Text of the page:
How you are understanding the question is that the circles overlap which called a Venn diagram. In which case, there are three possible drawings:
- The two circles DO NOT overlap
- They PARTIALLY overlap
- They COMPLETELY overlap.
(1) If they DO NOT overlap, all that belong to A do not belong to B and vice versa, or alternatively something can belong to A or B but not both. (∃x:x∈A⊻x∈B)
(3) If they COMPLETELY overlap, all that belong to A belong to B, or alternatively all that belong to B belong to A, or alternatively all that belong to either belong to both. (∃x:x∈A∧x∈B)
and to your question:
(2) If they PARTIALLY overlap, some that belong to A belong to B and some do not, and some that belong to B belong to A and some do not, or alternatively, some belong to only A, only B, or only to both A and B. (∃x:(x∈A∧x∉B)⊻(x∉A∧x∈B)⊻(x∈A∧x∈B))
You believe that the last is the case implied by the question, however, it is not the only case!
- If two circles PARTIALLY overlap, either neither contains the other since both partially contain the other but not COMPLETELY or one contains the other completely. If one contains the other AND they overlap but not COMPLETELY, then one PROPERLY CONTAINS the other.
Thus, instead of drawing two circles overlapping delineating three regions since the two circles proper intersect at two points, you can draw two circles so their regions overlap by having one circle entirely inside the region of another with no intersection of the circles proper at all. In plainspeak just draw one circle entirely inside the other. Two concentric circles of different diameters would be an example.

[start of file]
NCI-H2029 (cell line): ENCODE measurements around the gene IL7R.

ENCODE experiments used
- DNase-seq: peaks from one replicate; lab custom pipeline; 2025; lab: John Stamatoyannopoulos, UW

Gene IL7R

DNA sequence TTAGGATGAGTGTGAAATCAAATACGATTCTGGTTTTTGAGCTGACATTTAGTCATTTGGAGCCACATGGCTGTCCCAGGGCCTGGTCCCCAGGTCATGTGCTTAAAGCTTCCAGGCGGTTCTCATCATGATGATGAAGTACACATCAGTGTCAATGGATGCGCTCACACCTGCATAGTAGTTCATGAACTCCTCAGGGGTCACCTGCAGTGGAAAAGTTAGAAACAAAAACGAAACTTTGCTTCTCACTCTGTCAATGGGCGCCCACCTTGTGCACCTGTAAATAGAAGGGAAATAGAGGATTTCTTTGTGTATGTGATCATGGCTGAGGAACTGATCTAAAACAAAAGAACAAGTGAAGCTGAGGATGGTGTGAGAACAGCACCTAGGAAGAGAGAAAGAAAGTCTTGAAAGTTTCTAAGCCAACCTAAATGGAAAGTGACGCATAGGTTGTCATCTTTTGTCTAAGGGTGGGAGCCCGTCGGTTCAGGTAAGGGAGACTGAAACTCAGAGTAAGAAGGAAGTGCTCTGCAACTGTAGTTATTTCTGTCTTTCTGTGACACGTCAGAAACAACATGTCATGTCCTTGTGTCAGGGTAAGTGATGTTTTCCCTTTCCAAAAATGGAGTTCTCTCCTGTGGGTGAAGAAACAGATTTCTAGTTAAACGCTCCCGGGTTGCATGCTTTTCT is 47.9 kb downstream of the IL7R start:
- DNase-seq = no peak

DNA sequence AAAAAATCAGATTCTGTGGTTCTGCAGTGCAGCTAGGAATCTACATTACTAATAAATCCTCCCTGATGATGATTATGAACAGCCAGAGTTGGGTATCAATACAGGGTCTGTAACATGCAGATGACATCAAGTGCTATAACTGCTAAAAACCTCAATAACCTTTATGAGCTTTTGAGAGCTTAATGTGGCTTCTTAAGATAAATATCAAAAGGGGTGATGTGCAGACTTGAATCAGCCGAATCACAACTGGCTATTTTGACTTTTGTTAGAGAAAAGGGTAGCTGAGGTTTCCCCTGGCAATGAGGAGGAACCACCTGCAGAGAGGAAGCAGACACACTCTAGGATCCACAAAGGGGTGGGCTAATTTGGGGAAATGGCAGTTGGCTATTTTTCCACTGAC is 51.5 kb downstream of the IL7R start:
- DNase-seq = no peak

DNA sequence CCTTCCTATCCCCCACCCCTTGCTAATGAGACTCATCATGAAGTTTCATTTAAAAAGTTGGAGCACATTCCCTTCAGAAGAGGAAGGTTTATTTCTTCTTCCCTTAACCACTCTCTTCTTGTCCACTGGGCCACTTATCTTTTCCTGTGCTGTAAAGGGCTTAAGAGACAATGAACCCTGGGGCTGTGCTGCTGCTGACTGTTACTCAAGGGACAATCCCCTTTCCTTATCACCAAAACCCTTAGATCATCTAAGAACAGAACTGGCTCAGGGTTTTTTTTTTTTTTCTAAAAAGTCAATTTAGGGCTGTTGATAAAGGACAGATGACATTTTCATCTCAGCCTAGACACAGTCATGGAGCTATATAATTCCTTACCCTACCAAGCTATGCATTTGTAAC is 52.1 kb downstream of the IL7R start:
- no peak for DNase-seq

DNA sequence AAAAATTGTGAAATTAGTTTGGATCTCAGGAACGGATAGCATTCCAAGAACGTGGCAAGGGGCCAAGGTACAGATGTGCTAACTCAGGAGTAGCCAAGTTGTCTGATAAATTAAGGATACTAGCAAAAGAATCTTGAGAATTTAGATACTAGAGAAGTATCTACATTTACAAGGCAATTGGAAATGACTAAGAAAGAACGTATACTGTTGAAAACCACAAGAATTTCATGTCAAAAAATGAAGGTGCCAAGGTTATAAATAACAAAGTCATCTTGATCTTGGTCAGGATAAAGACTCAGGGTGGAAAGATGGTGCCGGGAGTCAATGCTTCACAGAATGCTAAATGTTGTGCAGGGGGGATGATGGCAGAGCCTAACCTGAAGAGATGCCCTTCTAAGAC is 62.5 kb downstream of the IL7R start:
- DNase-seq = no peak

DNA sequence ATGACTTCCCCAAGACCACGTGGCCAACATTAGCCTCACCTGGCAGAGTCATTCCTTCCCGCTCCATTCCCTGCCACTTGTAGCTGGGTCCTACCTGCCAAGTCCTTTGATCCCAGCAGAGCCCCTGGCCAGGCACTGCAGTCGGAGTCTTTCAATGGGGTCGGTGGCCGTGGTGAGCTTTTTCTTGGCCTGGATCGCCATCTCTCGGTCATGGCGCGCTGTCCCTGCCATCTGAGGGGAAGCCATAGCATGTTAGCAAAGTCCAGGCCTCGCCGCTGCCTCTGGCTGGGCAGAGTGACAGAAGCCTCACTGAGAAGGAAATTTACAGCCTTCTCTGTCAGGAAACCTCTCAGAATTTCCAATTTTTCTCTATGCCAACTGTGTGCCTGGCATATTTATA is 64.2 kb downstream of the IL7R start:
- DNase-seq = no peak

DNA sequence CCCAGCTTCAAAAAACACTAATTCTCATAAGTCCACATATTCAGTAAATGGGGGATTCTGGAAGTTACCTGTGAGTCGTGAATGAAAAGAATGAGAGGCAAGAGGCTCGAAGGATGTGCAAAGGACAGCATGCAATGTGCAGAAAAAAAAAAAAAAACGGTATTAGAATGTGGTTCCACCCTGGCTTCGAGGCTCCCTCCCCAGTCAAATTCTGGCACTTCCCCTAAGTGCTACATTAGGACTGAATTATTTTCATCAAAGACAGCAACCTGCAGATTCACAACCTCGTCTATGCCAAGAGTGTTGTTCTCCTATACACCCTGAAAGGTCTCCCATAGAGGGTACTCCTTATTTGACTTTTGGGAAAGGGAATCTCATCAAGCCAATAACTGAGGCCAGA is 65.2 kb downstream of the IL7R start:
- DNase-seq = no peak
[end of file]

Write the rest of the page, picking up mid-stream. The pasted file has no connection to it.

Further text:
'If A does not belong to some B, it is not necessary that B should not belong to some A'
This can be rephrased as 'some A are not B, but all B are A'. It can be a special case that there exists A in B, but no B outside of A because ALL B are members of A and B does not exhaust A. This is called a proper subset. (∃x:(x∈A∧x∉B)⊻(x∈A∧x∈B))
RESPONSE TO COMMENT, 2020-02-11
How come for "if A does not belongs [sic] to some B, it is not necessary that B should not belong to some A' one circle contains the other, whereas for 'if A belongs to some B, it is necessary for B to belong to some A' the circles partially overlap? Why is one a circle within another circle and one a partially overlapping circle, when the language is so similar?
Okay, I should have gone with a pic the first time, but I'm lazy. The language is difficult but gleeful for logicians because we don't use the double negative in English normally. The type of situation that makes ordinary language philosophers groan. Let's unpack the image.
"If A does not belong to some B", then Case 1 is NOT possible. So we can rule it out. That leaves three cases. In Case 4, "If A does not belong to some B", it IS necessary that B should not belong to some A. So far, so good. But, it is ALSO true, that "it is NOT necessary that B should not belong to some A" because we have Cases 2 and 3. In fact, with Case 2 we can say if "A does not belong to some B, it is not necessary that B should not belong to some A" because it is POSSIBLE by S3 that A can B. But that might be confusing, so let's look at Case 3. This is the definitive case because if "A does not belong to some B, it is not necessary that B should not belong to some A" because it is IMPOSSIBLE that B does not belong to A.
So to review, "if A does not belong to some B" (S2, S5, S7; x∈A∧x∉B) such as in Cases 2, 3, and 4, we have three possibilities:
- Either "it IS necessary that B should not belong to some A" (x∈B∧x∉A) which is only Case 4 since any B can't be A.
- Or B might or might not belong to A (S3⊻S4; (x∈B∧x∉A)⊻(x∈B∧x∈A)) as in Case 2 because the B has regions in and out of A
- Or it is necessary that B SHOULD belong to some A" (S6; x∈B∧x∈A) which is Case 3.
Ergo, "If A does not belong to some B, it is not necessary that B should not belong to some A".
The key is working back from the non-double negative version of the statement which makes this statement almost incomprehensible!